Secondly, while 2020 exit polls showed that older voters strongly preferred Biden and younger voters overwhelmingly voted for Sanders, studies done on the use of vote-by-mail during the 2016 election showed that:
- There is very little demographic difference in the use of mail-in ballots.
- The one exception is related to age, where voters older than 65 are more likely to use them than younger voters. (Note that some states, even those that generally require an excuse to vote absentee, allow older voters to vote by mail without an excuse.)
Aha! So older people do use mail-in more. Which means that the discrepancy could just be mail-in voters, right?
Not so fast. Let’s examine this.
In several states, mail-in ballots and provisional ballots are not counted on election night. They are counted and added to the total in the days and weeks post-election. The reason for this is that there is significant processing and verification involved, which can be very time-consuming for the already stretched-thin state election employees and volunteers.
Therefore, if mail-in ballots were the source of the exit poll discrepancies, we should observe an initial discrepancy in Sanders’ favor, that slowly shrinks in the days and weeks following the election as the mailed-in ballots are added. But in fact, this is the opposite of what we actually observe.
All this to say: the discrepancy cannot be reasonably explained by mail-in ballots.
- Mail-in voting is a frequently proposed explanation for the observed inaccuracy of exit polls, but this explanation has no merit.
- States with significant portions of mail-in voters are sampled and included in Edison’s exit polls.
- There is little evidence to suggest that mail-in voters have a partisan lean that diverges from the electorate as a whole. The one exception is that older voters are more likely to use mail-in ballots than younger voters.
- If the higher proportion of older voters using mail-in ballots was the root cause of the discrepancies, we’d expect to see an initial discrepancy in favor of Sanders that shrank in the days/weeks following the election. However, we see the opposite.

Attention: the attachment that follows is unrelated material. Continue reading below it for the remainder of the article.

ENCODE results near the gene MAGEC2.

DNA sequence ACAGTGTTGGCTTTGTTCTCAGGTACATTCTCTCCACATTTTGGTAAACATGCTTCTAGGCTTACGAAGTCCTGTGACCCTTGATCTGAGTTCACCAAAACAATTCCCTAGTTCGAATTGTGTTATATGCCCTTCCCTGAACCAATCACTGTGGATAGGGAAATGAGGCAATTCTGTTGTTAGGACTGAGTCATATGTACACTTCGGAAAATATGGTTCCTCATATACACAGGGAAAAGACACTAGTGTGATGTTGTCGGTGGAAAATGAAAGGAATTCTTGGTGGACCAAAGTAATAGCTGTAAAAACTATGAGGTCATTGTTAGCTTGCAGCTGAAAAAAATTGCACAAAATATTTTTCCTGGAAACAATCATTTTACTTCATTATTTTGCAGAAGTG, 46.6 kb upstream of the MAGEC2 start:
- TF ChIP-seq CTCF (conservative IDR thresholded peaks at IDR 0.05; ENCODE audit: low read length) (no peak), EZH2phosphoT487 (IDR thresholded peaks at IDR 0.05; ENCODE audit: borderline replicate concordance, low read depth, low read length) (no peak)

Part 6 - Young Voters and Enthusiasm
Ok fine. But this still assumes that exit polls are a good sample of the people that vote. Which they aren’t! Sanders supporters are just more enthusiastic and probably more likely to say yes to participating in an exit poll!
This argument is like old faithful, getting rolled out of the broom closet every time polls don’t align with left-leaning candidates, and yet is nowhere to be found when most other times, they line up very well. But even still, youthful bias is a phenomenon that IS measured. And if a bias is found, it’s corrected for. Again from Joe Lenski:
Interviewer: Are you expecting a higher completion rate among younger people than older people? Joe Lenski: Historically that has been true but that’s one thing we can adjust for. Our interviewers record the approximate age as well as gender and race of those who decline to take the survey. With regard to age, we don’t do this precisely. Interviewers assign respondents to one of three groups: 18 to 29, 30 to 59 and 60-plus. We find that interviewers can put people in the right age group about 95% of the time.